From a video of senior Egyptian army officers at a meeting held by General Abdul-Fattah el-Sisi, leaked last October by the Islamist website Rassd News Network; the meeting is thought to have occurred around the time of the December 2012 constitutional referendum, seven months before the coup that deposed President Mohamed Morsi. Omar is an officer identified only by his first name. El-Sisi, then minister of defense, was appointed first deputy prime minister last August. Translated from the Arabic by Ahmed Ould Meiloud.
OMAR: You know the armed forces in any country are the main pillar of national security.
GENERAL ABDUL-FATTAH EL-SISI: True!
OMAR: In any one of these countries there exist red lines protecting this entity from the media.
OMAR: We have enjoyed these protections for the past fifty years. The situation was stable. But because of the revolution, and as a result of the chaos, these lines unfortunately got blurred. The people became emboldened and the media became especially brazen in its attacks on us, on the ground that we got involved in the political process. Now that we have stepped out of politics and come back to our barracks, we need Your Excellency to reemphasize these red lines in a more advanced fashion — in a way different from under the old regime. I don’t think we can now prevent anyone from talking. We need a new method to deal with the media or to bring it to our side, defining new red lines on a respectable and pragmatic basis. In my view, the media in Egypt is all dominated by twenty to twenty-five individuals. We can establish with these individuals some sort of dialogue or negotiation in a way that allows us to entice or intimidate them.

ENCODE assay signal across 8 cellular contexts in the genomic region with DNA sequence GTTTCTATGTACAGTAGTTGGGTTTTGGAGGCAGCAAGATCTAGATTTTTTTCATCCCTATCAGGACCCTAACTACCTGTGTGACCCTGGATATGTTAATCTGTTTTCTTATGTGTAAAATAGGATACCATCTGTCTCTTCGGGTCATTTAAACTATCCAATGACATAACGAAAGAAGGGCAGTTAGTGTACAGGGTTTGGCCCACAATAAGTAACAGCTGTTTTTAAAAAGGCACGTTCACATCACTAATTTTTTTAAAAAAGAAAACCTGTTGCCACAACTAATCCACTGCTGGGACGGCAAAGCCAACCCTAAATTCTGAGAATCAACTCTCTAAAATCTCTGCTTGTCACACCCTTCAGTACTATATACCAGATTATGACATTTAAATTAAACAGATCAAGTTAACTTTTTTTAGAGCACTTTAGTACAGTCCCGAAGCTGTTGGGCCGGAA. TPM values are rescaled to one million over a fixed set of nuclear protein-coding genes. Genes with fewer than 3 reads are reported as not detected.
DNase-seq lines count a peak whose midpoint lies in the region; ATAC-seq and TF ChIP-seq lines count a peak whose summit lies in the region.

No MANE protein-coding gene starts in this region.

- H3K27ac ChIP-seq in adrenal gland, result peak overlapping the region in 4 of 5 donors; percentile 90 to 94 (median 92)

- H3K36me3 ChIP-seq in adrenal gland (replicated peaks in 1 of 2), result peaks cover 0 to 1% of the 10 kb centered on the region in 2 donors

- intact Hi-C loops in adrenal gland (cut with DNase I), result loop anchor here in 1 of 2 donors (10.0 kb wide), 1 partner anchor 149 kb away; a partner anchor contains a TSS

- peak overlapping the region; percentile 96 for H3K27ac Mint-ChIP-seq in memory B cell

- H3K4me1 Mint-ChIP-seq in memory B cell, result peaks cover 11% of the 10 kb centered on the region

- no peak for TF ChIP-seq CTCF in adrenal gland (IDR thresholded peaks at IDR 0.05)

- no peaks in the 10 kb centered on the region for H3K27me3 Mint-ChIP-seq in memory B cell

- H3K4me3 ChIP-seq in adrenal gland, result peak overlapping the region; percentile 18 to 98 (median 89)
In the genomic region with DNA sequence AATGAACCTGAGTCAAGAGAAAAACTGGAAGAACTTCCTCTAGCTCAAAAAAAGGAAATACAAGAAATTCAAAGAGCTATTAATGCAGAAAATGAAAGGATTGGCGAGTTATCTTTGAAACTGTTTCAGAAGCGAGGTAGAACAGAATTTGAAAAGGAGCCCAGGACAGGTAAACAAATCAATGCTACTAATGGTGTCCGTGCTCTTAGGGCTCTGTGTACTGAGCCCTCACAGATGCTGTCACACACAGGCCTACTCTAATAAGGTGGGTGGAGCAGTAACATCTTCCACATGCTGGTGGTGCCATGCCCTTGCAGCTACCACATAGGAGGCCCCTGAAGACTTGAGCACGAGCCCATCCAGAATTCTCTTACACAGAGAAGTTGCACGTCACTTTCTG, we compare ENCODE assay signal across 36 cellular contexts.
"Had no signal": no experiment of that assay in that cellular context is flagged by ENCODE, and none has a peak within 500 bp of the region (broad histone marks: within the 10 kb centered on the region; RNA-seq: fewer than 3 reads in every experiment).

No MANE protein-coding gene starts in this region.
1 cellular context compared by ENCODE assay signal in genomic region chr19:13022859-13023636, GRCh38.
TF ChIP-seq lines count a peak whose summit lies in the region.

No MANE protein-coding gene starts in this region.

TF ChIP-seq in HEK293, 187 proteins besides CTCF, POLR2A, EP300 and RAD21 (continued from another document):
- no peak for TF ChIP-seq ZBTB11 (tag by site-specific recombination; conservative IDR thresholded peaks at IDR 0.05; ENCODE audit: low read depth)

SISI: I know the entice part, but you need to explain to me how to intimidate.
OMAR: It is important for most of these people to be cooperative with the armed forces or to meet with the spokesperson of the armed forces. At the same time, waving the red card indicates to these people, even if they don’t fully cooperate, there is some pressure, thus forcing them to exercise self-censorship. We need a team to work with these people in secret on an individual basis. When these people are meeting together their language becomes markedly different from their language “behind closed doors,” as the saying goes. Even if we bring to our side only ten or twenty percent of them, that will be of great assistance to us. A million posters on the streets saying “The army and the people act like one hand” cannot compete with the message that a headline or an article in a newspaper could effectively convey.
SISI: Omar, the situation that the revolution created has broken all the restraints with respect not only to the army but to the entire state apparatus. The country has been dismantled, and it is being reassembled afresh. You live this situation and you will see its impact on you. You will not be able to contain it fully and go back to the way you used to live, the state where no one would ever mention your name.